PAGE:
fairystoryteller's picture
5

Cooked these this weekend and family polished them off very quickly. We liked them! So despite earlier comments I would recommend especially for people (like me) who are looking for recipes to reduce their overall fat consumption.

debpet666's picture

How about rating the recipe on its merits not your beliefs. Not everyone wants to eat butter. Thanks Maza for your review I will give them a go!

wakeup2nwo's picture

Totally agree with Calvin, ANYONE who states that margarine is any kind of good for you is either ignorant or stupid - everyone should boycott margarine and only ever buy REAL butter! I have tried with butter and honey and yum yum :)

bowlofcustard's picture

Not everyone can eat butter, so it is good to have an alternative. :)

mazam86's picture
5

These were fantastic tasted just like the full fat version, dont listen to the muppet who rated it as a 1star without even cooking them

louisa_holbrook's picture

Agree with Calvin, I will be making these with the ingredients they were meant to be made with, namely real butter and true syrup.

kazak's picture
0

I agree agave stuff is horrid x

calvin1's picture
1

These are certainly NOT healthy! low-fat spread? is that a joke - margarine is full of vegetable oils and trans fats that cause inflammation. Real butter is much healthier. And agave syrup is not healthy - it has a low GI (so does ice cream!) but it is too high in fructose to be classed as healthy, much like high-fructose corn syrup! Make flapjacks with real butter and maple syrup is much healthier!

Questions (2)

Mrs Cookie's picture

My flapjacks have come out crumbly when cut. Do I need to cook them for longer?
I worry about overcooking them.

goodfoodteam's picture

Hi there, thanks for getting in touch. The flapjacks may have been underbaked - these flapjacks are slightly crumblier than ones with a higher sugar content. Thanks, BBC Good Food web team

Tips (0)

Got your own twist on this recipe? Or do you have suggestions for possible swaps and additions? We’d love to hear your ideas.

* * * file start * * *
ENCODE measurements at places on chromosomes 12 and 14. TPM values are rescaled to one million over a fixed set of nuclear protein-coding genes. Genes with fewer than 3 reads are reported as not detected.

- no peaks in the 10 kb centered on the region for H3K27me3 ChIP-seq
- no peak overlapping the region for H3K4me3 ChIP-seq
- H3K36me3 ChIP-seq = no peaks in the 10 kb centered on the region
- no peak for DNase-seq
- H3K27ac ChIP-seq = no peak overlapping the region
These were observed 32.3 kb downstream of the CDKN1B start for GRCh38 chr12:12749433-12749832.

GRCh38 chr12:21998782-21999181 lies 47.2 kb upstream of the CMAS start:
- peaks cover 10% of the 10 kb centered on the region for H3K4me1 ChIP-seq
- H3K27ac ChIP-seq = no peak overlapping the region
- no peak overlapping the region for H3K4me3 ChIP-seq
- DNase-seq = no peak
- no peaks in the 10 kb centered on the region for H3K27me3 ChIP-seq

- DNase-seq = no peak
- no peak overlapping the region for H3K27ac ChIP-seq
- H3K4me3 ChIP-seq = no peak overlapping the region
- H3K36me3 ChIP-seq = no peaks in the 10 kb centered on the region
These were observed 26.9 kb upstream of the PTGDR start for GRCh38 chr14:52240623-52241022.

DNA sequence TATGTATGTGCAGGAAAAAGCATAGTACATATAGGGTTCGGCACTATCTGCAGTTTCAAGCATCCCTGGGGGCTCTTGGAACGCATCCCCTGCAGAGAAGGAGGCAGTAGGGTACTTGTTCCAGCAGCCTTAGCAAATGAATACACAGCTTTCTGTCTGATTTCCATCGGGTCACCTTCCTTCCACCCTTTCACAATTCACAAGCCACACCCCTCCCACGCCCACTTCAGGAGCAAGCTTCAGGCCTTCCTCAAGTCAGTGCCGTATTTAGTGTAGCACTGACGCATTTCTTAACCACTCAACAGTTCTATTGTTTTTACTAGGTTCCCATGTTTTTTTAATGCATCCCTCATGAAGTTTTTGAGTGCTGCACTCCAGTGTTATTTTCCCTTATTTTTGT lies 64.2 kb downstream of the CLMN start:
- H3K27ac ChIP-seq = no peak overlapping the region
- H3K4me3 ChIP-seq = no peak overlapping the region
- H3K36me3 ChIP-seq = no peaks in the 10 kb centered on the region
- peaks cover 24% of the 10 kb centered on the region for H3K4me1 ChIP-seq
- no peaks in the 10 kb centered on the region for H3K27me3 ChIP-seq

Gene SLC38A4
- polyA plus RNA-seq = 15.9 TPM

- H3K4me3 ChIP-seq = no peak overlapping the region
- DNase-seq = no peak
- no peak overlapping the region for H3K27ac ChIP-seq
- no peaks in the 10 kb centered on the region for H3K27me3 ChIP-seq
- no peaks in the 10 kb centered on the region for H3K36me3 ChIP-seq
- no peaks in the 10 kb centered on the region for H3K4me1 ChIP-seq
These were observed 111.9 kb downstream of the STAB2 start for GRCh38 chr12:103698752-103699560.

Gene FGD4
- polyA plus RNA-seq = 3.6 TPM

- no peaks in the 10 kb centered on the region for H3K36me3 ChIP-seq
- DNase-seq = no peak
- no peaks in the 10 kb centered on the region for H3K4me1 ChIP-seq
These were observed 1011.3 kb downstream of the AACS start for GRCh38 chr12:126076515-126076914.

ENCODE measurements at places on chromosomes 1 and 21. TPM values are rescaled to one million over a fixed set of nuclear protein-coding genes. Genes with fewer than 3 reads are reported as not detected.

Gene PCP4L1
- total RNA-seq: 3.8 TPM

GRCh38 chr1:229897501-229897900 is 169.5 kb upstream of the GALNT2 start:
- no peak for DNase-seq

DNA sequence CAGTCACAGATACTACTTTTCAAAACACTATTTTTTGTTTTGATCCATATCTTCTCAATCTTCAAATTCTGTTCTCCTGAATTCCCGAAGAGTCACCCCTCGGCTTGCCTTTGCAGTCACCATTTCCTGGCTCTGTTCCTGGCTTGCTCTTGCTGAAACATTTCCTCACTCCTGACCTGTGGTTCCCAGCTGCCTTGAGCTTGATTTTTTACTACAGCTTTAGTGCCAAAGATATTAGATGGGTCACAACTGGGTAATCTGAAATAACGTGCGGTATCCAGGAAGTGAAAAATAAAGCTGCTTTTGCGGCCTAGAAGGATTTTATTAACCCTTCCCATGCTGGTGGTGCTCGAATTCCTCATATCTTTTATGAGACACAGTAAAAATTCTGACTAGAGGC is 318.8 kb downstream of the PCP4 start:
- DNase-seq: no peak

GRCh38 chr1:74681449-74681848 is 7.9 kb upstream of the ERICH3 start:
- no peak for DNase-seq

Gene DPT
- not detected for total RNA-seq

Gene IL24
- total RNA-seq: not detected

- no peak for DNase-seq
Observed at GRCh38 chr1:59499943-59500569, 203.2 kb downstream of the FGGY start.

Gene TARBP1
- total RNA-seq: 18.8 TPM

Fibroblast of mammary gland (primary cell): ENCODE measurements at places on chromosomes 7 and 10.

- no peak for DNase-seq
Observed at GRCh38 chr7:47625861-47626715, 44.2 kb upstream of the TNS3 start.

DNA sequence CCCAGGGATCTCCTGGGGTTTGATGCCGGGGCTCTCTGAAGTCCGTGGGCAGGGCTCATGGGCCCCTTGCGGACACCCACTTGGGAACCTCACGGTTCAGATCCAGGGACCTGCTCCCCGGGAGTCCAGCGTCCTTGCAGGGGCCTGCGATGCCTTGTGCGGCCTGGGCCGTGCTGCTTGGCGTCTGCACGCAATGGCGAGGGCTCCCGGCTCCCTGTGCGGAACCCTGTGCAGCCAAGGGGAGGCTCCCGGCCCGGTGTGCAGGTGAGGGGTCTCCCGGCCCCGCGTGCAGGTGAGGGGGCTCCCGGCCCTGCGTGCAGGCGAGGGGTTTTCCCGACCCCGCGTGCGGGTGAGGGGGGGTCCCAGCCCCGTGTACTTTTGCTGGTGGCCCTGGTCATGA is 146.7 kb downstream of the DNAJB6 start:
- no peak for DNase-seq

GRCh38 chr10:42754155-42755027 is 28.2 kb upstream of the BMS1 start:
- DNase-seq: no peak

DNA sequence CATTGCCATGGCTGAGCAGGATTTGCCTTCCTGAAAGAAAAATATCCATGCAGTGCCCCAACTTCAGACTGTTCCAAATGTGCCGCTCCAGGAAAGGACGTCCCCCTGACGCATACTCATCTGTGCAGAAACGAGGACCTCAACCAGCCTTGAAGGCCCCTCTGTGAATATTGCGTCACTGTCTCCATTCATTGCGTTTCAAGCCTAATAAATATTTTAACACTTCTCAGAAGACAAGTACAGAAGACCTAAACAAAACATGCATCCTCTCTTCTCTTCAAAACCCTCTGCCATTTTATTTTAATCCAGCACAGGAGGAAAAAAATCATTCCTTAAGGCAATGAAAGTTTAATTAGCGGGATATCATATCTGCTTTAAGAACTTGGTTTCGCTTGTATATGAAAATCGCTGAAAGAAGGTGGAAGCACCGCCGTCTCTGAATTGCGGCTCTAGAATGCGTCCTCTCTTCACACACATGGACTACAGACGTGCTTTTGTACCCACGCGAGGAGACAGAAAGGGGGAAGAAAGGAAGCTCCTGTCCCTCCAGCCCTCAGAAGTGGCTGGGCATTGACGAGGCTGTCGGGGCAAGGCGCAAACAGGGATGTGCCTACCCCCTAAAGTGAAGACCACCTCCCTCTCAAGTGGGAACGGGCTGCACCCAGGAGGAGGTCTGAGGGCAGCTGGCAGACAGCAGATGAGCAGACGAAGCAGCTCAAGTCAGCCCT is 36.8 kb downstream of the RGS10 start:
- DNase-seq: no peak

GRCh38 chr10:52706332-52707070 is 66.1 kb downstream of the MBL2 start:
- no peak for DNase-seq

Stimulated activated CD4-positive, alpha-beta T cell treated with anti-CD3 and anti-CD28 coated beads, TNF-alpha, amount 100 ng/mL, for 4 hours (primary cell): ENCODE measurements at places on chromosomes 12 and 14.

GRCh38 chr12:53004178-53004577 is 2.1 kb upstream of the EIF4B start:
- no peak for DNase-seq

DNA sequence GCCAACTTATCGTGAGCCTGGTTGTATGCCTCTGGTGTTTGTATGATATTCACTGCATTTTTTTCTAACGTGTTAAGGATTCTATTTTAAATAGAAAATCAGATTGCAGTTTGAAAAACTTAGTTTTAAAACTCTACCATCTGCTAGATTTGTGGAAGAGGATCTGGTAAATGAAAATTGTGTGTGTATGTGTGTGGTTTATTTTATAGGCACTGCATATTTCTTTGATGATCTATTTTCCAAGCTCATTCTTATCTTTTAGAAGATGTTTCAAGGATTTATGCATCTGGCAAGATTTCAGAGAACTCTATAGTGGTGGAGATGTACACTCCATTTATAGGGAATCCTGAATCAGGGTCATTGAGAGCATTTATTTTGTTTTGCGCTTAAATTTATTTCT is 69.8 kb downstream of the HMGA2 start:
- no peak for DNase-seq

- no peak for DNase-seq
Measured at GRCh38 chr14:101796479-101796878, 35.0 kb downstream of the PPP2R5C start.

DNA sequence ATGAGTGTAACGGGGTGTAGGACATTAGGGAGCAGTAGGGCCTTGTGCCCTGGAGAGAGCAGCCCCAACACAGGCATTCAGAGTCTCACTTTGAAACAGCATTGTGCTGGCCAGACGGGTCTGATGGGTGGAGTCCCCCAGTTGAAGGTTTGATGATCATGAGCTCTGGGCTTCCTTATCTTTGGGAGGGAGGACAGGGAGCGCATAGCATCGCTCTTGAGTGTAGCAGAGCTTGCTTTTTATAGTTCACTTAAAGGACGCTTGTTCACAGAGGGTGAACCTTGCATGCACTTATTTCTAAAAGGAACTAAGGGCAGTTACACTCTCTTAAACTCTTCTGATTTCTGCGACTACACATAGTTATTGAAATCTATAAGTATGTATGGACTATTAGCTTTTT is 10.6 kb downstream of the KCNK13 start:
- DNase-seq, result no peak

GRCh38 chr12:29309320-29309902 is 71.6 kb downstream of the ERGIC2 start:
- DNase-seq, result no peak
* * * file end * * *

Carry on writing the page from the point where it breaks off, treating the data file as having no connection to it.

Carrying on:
Be the first to suggest a tip for this recipe…

Skills & know how

As well as helping you decide what to cook we can also help you to cook it. From tips on cookery techniques to facts and information about health and nutrition, we’ve a wealth of foodie know how for you to explore.

About BBC Good Food

We’re all about good recipes, and about quality home cooking that everyone can enjoy. Whether you’re looking for some healthy inspiration or learning how to cook a decadent dessert, we’ve trustworthy guidance for all your foodie needs.

Our recipes

All our recipes are tested thoroughly by us to make sure they’re suitable for your kitchen at home. We know many of you are concerned about healthy eating, so we send them to a qualified nutritionist for thorough analysis too.

Tell us what you think…

Love the new look or think we’ve missed the mark? We want to hear your thoughts – good and bad – to make sure we make the new website as useful as possible.

Magazine

Subscribe to BBC Good Food magazine and get triple-tested recipes delivered to your door, every month.

Events

Discover a BBC Good Food Show near you.

On TV

See your favourite chefs on Sky Channel 247, Virgin TV 260 and find their recipes at goodfoodchannel.co.uk

Follow us

Join the BBC Good Food community by following us on Facebook, Twitter, Pinterest, Instagram and Google Plus.